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    World Bank May Increase Grants to Poor in Typhoon-hit Philippines

    Typhoon victims line up for free rice at a businessman's warehouse in Tacloban city, which was battered by Typhoon Haiyan, in central Philippines. Nov. 12, 2013.
    Typhoon victims line up for free rice at a businessman's warehouse in Tacloban city, which was battered by Typhoon Haiyan, in central Philippines. Nov. 12, 2013.
    Reuters
    The World Bank is considering increasing cash grants for the poor in the Philippines after the island nation was hit by a devastating typhoon at the weekend.
     
    The development lender provides such grants via the Philippine government to encourage the country's poorest people to send their children to school and check their health.
     
    The bank is now discussing with the government whether to increase the speed and volume of the transfers after Typhoon Haiyan, or to remove conditions placed on them, World Bank President Jim Yong Kim told a news briefing on Tuesday.
     
    “We've made clear to the authorities in the Philippines that we'd be prepared to be involved in any way that they find appropriate,” Kim said. He added that the bank could also consider assisting in the removal of some of the debris from the storm, as it did after the earthquake in Haiti.
     
    Philippine officials have been overwhelmed by Haiyan, one of the strongest typhoons on record. It tore through the central Philippines on Friday and flattened Tacloban, coastal capital of Leyte province.
     
    On Tuesday, President Benigno Aquino estimated the death toll at 2,000 to 2,500. Many of those who died drowned in a tsunami-like wall of seawater.
     
    Kim said the typhoon should bring to the forefront the devastation that is likely to accompany climate change, as the number and frequency of storms and droughts increases around the world.
     
    “The critical issue is that you cannot connect any single event to climate change,” he said.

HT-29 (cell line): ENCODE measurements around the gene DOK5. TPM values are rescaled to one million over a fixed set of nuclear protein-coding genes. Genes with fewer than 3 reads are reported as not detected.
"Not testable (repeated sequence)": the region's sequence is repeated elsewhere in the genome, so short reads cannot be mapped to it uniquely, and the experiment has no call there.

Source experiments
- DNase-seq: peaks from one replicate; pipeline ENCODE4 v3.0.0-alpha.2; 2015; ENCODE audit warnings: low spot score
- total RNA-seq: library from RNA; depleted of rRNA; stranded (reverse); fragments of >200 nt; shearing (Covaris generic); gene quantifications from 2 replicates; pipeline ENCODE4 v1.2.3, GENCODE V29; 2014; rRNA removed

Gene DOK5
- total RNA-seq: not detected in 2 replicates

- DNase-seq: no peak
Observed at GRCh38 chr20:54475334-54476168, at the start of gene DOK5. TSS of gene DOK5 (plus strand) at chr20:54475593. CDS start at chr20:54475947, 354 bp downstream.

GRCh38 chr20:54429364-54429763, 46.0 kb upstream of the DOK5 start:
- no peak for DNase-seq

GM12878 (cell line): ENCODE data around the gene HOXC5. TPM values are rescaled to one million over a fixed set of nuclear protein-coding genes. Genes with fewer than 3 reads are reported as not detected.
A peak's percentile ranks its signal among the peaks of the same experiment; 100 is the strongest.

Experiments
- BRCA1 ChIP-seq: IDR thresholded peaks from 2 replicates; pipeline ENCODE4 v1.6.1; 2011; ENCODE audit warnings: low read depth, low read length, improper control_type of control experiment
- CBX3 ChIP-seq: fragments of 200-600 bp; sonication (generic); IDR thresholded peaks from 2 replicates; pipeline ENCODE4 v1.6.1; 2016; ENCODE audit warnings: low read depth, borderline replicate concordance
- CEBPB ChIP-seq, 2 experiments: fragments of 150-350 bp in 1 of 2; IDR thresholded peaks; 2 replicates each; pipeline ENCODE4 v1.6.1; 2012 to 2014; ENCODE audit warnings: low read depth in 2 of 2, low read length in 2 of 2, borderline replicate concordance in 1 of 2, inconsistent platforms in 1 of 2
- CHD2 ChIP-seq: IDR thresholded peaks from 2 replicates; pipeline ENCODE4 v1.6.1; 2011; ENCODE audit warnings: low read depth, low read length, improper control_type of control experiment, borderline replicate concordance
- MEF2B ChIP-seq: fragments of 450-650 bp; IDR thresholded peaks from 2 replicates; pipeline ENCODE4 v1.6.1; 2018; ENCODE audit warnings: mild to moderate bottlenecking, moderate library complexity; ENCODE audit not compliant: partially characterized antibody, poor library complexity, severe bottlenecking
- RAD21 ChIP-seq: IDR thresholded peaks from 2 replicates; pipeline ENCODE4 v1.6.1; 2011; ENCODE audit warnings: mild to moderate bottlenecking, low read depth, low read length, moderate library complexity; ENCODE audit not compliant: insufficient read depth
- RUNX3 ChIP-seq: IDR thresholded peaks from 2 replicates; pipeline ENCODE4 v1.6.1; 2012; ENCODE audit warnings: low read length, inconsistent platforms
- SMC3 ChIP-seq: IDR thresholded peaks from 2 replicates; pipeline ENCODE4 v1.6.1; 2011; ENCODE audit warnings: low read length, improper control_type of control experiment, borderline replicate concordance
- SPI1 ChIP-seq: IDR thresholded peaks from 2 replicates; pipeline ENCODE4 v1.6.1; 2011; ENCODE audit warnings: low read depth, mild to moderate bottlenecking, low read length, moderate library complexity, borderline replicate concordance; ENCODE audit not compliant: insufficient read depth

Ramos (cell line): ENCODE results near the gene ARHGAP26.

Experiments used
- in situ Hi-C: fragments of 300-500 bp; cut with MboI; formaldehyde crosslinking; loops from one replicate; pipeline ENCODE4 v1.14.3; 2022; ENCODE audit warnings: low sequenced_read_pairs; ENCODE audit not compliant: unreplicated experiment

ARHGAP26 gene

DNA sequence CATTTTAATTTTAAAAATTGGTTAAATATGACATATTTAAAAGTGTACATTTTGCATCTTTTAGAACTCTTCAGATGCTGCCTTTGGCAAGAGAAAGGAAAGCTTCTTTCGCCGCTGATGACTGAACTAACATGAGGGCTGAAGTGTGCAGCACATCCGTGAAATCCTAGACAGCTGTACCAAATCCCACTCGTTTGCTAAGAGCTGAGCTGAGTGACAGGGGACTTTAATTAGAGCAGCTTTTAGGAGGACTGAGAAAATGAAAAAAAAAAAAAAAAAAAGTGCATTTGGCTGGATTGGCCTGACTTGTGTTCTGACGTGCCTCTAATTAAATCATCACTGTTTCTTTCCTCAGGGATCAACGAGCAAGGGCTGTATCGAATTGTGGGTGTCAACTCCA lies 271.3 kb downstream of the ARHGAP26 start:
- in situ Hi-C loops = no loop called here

“That's not the point... . The real event is that the frequency of these events is increasing, and that's exactly what the climate-change scientists have predicted.”
     
    The United Nations Intergovernmental Panel on Climate Change (IPCC) has said it is “more likely than not” that storms will increase in intensity in the coming century.
     
    The World Bank has increased its focus on climate change since Kim took office last year, publishing several reports about the effects of a warmer world. Kim argues that climate change will hit the world's poorest the hardest.
     
    The priority for the Philippines should be to increase its resilience to future weather shocks, Kim said, adding that the World Bank had done analysis on how much it would cost to create levies, barriers and other measures to reduce the impact of storms.
     
    The cost of major storms in terms of damage to coastlines worldwide is currently about $6 billion a year, but this could increase to $1 trillion a year by 2050, in inflation-adjusted terms, due to the impact of climate change, Kim said.
     
    Investing about $50 billion a year globally on building resilience could avoid most costs in the future, he said.
     
    “It's going to be very expensive, but compared to what it will cost if we don't do it, we think it's a good investment,” he said, adding that the World Bank was working with governments to assist poorer countries with the investments.

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